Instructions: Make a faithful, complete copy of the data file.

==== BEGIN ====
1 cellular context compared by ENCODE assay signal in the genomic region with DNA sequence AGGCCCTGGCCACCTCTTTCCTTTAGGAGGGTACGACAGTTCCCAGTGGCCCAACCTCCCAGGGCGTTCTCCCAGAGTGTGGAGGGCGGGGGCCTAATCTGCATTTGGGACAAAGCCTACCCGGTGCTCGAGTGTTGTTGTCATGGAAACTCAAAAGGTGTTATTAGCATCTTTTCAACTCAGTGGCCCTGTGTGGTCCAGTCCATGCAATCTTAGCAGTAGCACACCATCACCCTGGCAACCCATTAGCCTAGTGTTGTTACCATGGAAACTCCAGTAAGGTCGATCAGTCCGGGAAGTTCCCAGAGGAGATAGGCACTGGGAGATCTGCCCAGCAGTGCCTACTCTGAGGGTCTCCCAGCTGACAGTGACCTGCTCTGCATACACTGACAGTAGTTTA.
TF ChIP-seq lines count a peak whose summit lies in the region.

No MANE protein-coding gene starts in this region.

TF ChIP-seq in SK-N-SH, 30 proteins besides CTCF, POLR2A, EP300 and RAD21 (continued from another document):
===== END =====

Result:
1 cellular context compared by ENCODE assay signal in the genomic region with DNA sequence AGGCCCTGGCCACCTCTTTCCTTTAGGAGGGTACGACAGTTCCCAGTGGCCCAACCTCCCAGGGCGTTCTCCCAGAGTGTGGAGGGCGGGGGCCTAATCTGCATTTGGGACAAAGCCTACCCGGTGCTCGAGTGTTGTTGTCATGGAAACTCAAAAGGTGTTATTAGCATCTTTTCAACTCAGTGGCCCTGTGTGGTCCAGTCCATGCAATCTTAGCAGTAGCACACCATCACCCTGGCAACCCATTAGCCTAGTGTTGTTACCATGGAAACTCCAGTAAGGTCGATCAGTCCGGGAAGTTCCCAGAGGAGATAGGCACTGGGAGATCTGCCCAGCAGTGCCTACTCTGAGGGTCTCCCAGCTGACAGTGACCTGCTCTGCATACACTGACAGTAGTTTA.
TF ChIP-seq lines count a peak whose summit lies in the region.

No MANE protein-coding gene starts in this region.

TF ChIP-seq in SK-N-SH, 30 proteins besides CTCF, POLR2A, EP300 and RAD21 (continued from another document):